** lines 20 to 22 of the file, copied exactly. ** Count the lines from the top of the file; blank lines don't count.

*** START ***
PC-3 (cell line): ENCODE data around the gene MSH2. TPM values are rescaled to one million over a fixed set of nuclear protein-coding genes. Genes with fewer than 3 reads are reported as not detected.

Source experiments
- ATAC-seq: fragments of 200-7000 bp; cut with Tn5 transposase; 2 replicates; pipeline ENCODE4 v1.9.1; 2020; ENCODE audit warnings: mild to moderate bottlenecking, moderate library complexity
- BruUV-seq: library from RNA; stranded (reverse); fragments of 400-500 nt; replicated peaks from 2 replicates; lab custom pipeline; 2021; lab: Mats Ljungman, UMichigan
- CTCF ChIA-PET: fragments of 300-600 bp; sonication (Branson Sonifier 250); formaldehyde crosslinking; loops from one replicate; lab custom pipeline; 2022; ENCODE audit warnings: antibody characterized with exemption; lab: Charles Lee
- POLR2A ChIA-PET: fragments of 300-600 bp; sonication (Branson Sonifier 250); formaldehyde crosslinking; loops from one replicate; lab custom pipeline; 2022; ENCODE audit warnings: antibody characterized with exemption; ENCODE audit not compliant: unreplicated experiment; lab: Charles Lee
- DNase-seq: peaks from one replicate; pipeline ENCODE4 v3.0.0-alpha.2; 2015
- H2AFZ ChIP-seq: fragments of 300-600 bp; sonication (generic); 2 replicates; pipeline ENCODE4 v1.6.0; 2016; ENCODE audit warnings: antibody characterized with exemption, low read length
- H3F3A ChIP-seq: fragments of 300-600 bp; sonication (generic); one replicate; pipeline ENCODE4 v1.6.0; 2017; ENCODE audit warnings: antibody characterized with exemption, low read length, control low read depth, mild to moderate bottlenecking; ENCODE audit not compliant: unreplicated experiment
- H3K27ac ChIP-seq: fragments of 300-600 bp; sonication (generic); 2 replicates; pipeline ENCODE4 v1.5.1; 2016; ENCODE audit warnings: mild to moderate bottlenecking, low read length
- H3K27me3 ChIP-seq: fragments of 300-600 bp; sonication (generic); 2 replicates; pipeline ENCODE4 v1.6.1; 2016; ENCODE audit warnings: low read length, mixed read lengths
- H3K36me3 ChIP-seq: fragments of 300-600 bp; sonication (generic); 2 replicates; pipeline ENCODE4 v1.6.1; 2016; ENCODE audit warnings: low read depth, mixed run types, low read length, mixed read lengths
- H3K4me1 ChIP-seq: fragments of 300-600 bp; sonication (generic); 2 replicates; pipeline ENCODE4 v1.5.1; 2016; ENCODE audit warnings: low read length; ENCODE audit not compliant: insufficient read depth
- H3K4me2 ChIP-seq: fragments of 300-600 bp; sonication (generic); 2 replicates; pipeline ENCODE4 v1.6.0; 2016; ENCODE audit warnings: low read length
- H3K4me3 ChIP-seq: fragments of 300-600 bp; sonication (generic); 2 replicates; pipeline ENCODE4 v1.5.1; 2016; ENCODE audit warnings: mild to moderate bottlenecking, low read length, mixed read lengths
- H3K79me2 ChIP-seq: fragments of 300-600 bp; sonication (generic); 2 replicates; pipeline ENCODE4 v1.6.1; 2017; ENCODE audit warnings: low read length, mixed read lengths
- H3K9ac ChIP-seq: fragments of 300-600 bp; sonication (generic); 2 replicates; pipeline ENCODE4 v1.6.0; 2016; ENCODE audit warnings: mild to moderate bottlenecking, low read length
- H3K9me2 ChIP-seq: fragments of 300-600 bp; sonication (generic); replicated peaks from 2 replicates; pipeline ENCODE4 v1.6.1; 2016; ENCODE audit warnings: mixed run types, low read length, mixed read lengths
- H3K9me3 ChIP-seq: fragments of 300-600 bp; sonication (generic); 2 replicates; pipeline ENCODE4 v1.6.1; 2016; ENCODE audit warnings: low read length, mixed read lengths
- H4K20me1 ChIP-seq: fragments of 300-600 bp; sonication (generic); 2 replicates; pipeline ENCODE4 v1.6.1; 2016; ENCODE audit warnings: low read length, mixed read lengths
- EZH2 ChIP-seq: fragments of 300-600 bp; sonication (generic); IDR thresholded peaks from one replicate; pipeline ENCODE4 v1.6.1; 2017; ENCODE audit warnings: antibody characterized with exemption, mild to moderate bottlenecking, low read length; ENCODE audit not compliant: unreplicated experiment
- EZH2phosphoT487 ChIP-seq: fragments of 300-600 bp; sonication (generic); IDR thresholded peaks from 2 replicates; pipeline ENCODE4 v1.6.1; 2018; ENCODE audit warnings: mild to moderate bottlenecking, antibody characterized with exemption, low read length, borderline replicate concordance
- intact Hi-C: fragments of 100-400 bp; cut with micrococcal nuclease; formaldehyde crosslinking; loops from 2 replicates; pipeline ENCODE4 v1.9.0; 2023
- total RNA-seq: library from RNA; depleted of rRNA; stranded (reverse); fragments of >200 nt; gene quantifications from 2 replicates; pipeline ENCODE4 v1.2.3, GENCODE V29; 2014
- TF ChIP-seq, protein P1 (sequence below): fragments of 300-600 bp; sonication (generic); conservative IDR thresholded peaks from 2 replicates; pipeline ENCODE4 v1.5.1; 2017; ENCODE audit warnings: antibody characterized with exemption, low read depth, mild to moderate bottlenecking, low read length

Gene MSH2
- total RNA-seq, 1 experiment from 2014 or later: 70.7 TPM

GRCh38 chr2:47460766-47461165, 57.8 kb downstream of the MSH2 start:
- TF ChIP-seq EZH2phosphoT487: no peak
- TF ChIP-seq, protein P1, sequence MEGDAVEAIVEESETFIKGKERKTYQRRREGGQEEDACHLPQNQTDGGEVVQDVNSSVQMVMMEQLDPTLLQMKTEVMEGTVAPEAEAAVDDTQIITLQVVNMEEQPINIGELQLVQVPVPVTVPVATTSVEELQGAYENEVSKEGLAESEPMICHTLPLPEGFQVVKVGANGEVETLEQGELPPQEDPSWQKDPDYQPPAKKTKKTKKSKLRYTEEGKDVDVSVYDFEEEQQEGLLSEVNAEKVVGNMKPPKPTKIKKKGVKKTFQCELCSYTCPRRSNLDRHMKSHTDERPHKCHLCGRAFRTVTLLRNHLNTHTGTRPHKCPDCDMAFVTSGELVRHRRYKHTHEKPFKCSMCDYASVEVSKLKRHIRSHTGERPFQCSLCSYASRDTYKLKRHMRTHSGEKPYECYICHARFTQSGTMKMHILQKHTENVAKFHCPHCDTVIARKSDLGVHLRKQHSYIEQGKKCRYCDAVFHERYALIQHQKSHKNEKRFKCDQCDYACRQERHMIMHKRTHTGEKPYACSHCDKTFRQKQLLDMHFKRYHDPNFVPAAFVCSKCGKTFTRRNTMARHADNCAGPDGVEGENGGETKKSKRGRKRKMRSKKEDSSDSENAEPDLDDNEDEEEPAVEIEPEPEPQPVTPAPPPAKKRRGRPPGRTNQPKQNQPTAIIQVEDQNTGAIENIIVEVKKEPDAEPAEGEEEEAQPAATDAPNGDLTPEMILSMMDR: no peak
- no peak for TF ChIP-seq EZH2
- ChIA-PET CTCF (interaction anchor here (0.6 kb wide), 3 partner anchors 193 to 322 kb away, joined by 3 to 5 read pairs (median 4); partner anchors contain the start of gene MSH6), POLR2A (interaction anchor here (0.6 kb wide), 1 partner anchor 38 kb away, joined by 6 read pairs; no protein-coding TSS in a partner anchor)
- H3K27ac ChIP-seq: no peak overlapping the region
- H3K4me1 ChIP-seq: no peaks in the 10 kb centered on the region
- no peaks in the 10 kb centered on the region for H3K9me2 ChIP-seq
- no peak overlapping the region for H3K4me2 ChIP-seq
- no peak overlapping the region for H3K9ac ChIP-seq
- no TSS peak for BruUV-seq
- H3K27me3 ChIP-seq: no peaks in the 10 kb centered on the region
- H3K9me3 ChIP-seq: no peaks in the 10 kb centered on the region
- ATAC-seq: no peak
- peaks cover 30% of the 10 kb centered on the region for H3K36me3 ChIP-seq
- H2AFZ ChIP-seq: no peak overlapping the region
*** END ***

- H4K20me1 ChIP-seq: fragments of 300-600 bp; sonication (generic); 2 replicates; pipeline ENCODE4 v1.6.1; 2016; ENCODE audit warnings: low read length, mixed read lengths
- EZH2 ChIP-seq: fragments of 300-600 bp; sonication (generic); IDR thresholded peaks from one replicate; pipeline ENCODE4 v1.6.1; 2017; ENCODE audit warnings: antibody characterized with exemption, mild to moderate bottlenecking, low read length; ENCODE audit not compliant: unreplicated experiment
- EZH2phosphoT487 ChIP-seq: fragments of 300-600 bp; sonication (generic); IDR thresholded peaks from 2 replicates; pipeline ENCODE4 v1.6.1; 2018; ENCODE audit warnings: mild to moderate bottlenecking, antibody characterized with exemption, low read length, borderline replicate concordance